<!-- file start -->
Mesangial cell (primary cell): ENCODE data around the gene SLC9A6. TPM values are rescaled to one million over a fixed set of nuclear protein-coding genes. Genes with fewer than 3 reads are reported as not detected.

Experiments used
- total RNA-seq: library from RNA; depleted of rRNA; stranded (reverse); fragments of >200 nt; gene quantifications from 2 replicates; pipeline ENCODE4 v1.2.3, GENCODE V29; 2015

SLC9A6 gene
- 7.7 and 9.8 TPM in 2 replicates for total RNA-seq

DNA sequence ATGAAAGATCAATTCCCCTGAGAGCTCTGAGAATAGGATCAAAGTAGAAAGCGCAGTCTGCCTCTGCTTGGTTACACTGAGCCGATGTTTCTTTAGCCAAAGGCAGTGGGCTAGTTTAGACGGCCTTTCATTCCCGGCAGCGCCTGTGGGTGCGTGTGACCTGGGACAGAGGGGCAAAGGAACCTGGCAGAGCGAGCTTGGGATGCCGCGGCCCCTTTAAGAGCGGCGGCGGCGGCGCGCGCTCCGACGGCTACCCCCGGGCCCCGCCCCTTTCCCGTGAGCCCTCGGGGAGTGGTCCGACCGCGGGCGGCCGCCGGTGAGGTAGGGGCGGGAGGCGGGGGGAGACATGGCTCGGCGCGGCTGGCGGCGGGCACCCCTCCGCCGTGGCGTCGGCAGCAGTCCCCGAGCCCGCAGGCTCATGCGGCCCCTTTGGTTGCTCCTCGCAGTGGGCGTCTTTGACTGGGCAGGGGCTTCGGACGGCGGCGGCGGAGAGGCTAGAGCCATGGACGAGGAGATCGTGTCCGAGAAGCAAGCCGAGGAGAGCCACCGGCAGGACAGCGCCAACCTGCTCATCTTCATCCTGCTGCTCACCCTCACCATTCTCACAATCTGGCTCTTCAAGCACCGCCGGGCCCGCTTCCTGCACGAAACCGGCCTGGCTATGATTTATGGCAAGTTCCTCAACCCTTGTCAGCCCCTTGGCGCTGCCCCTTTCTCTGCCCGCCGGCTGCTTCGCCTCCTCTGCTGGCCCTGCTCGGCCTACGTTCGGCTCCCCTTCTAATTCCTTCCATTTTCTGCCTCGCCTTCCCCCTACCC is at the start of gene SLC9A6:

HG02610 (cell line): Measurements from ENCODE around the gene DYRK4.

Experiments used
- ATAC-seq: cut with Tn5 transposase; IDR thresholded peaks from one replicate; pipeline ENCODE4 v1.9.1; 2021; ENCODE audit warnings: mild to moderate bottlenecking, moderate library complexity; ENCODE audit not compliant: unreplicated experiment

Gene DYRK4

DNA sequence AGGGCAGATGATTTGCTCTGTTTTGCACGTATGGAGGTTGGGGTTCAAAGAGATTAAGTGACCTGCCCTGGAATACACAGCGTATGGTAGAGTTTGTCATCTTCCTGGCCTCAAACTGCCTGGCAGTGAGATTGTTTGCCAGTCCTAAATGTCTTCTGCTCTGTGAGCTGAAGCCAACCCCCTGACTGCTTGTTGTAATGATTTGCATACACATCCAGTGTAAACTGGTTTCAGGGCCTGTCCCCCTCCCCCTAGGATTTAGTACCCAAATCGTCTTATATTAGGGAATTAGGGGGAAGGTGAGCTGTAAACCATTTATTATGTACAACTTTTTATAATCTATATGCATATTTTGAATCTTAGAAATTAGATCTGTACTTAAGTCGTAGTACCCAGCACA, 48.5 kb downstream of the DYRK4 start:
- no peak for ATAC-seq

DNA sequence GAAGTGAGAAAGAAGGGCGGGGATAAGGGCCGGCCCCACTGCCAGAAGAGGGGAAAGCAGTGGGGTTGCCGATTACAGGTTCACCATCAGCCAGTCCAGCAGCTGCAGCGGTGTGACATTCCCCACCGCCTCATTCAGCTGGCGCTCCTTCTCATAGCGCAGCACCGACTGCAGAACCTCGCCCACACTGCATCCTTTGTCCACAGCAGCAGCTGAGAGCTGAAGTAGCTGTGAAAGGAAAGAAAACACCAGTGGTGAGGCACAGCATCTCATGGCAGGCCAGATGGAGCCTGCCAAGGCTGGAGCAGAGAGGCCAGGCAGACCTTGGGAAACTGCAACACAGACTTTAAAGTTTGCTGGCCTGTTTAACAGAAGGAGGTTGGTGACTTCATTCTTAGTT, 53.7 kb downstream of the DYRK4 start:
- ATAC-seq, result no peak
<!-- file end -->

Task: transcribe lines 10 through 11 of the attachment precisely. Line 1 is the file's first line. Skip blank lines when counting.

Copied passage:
Gene DYRK4

DNA sequence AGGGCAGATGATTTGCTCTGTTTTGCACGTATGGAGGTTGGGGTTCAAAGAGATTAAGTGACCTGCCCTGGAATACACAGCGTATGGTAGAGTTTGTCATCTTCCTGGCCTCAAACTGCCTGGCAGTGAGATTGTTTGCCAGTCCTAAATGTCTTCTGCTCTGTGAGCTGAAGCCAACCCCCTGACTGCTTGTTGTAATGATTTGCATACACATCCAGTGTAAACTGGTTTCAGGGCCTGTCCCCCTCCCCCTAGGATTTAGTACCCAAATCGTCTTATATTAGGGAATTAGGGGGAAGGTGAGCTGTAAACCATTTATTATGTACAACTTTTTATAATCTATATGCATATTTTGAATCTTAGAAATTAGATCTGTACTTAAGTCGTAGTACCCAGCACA, 48.5 kb downstream of the DYRK4 start: